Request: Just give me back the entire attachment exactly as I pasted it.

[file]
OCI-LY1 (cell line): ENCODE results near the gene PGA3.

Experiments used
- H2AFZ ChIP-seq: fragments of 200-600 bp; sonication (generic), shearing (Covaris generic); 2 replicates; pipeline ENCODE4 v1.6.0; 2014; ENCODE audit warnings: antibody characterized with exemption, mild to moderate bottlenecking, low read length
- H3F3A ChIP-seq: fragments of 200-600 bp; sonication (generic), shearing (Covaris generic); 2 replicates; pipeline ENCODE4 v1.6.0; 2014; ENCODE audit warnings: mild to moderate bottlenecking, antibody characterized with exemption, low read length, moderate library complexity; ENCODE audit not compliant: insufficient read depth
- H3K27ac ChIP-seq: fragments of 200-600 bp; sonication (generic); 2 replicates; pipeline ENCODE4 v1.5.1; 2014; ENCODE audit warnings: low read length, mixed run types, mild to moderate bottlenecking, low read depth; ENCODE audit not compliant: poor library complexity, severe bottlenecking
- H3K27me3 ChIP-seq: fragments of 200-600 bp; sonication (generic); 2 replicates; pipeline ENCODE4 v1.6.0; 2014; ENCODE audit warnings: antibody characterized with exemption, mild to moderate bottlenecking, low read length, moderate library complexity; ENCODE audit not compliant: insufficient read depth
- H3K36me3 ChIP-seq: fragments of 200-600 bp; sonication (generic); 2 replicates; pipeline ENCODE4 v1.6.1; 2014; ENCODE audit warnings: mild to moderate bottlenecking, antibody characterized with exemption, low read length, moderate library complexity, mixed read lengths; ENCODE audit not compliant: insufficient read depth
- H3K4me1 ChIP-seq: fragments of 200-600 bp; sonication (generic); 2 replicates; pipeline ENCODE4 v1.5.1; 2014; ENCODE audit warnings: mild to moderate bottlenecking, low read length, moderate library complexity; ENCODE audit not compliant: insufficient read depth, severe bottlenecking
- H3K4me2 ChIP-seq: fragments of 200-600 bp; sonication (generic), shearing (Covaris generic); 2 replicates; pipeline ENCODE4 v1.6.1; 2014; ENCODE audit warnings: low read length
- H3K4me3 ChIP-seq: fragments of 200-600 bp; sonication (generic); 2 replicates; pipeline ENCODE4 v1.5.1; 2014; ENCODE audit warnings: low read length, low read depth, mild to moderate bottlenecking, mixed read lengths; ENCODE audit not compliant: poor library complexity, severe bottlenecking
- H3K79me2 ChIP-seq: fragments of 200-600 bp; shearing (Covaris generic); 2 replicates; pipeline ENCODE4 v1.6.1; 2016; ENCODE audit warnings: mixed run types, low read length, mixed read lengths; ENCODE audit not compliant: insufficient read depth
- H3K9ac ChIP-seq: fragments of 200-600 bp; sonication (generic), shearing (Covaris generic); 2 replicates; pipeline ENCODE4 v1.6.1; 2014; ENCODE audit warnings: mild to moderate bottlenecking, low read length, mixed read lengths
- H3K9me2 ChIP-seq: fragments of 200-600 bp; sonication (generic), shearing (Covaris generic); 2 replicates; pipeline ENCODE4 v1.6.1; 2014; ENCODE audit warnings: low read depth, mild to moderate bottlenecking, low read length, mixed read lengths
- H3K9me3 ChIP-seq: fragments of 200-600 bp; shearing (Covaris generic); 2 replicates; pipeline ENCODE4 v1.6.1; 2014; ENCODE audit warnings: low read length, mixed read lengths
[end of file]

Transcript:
OCI-LY1 (cell line): ENCODE results near the gene PGA3.

Experiments used
- H2AFZ ChIP-seq: fragments of 200-600 bp; sonication (generic), shearing (Covaris generic); 2 replicates; pipeline ENCODE4 v1.6.0; 2014; ENCODE audit warnings: antibody characterized with exemption, mild to moderate bottlenecking, low read length
- H3F3A ChIP-seq: fragments of 200-600 bp; sonication (generic), shearing (Covaris generic); 2 replicates; pipeline ENCODE4 v1.6.0; 2014; ENCODE audit warnings: mild to moderate bottlenecking, antibody characterized with exemption, low read length, moderate library complexity; ENCODE audit not compliant: insufficient read depth
- H3K27ac ChIP-seq: fragments of 200-600 bp; sonication (generic); 2 replicates; pipeline ENCODE4 v1.5.1; 2014; ENCODE audit warnings: low read length, mixed run types, mild to moderate bottlenecking, low read depth; ENCODE audit not compliant: poor library complexity, severe bottlenecking
- H3K27me3 ChIP-seq: fragments of 200-600 bp; sonication (generic); 2 replicates; pipeline ENCODE4 v1.6.0; 2014; ENCODE audit warnings: antibody characterized with exemption, mild to moderate bottlenecking, low read length, moderate library complexity; ENCODE audit not compliant: insufficient read depth
- H3K36me3 ChIP-seq: fragments of 200-600 bp; sonication (generic); 2 replicates; pipeline ENCODE4 v1.6.1; 2014; ENCODE audit warnings: mild to moderate bottlenecking, antibody characterized with exemption, low read length, moderate library complexity, mixed read lengths; ENCODE audit not compliant: insufficient read depth
- H3K4me1 ChIP-seq: fragments of 200-600 bp; sonication (generic); 2 replicates; pipeline ENCODE4 v1.5.1; 2014; ENCODE audit warnings: mild to moderate bottlenecking, low read length, moderate library complexity; ENCODE audit not compliant: insufficient read depth, severe bottlenecking
- H3K4me2 ChIP-seq: fragments of 200-600 bp; sonication (generic), shearing (Covaris generic); 2 replicates; pipeline ENCODE4 v1.6.1; 2014; ENCODE audit warnings: low read length
- H3K4me3 ChIP-seq: fragments of 200-600 bp; sonication (generic); 2 replicates; pipeline ENCODE4 v1.5.1; 2014; ENCODE audit warnings: low read length, low read depth, mild to moderate bottlenecking, mixed read lengths; ENCODE audit not compliant: poor library complexity, severe bottlenecking
- H3K79me2 ChIP-seq: fragments of 200-600 bp; shearing (Covaris generic); 2 replicates; pipeline ENCODE4 v1.6.1; 2016; ENCODE audit warnings: mixed run types, low read length, mixed read lengths; ENCODE audit not compliant: insufficient read depth
- H3K9ac ChIP-seq: fragments of 200-600 bp; sonication (generic), shearing (Covaris generic); 2 replicates; pipeline ENCODE4 v1.6.1; 2014; ENCODE audit warnings: mild to moderate bottlenecking, low read length, mixed read lengths
- H3K9me2 ChIP-seq: fragments of 200-600 bp; sonication (generic), shearing (Covaris generic); 2 replicates; pipeline ENCODE4 v1.6.1; 2014; ENCODE audit warnings: low read depth, mild to moderate bottlenecking, low read length, mixed read lengths
- H3K9me3 ChIP-seq: fragments of 200-600 bp; shearing (Covaris generic); 2 replicates; pipeline ENCODE4 v1.6.1; 2014; ENCODE audit warnings: low read length, mixed read lengths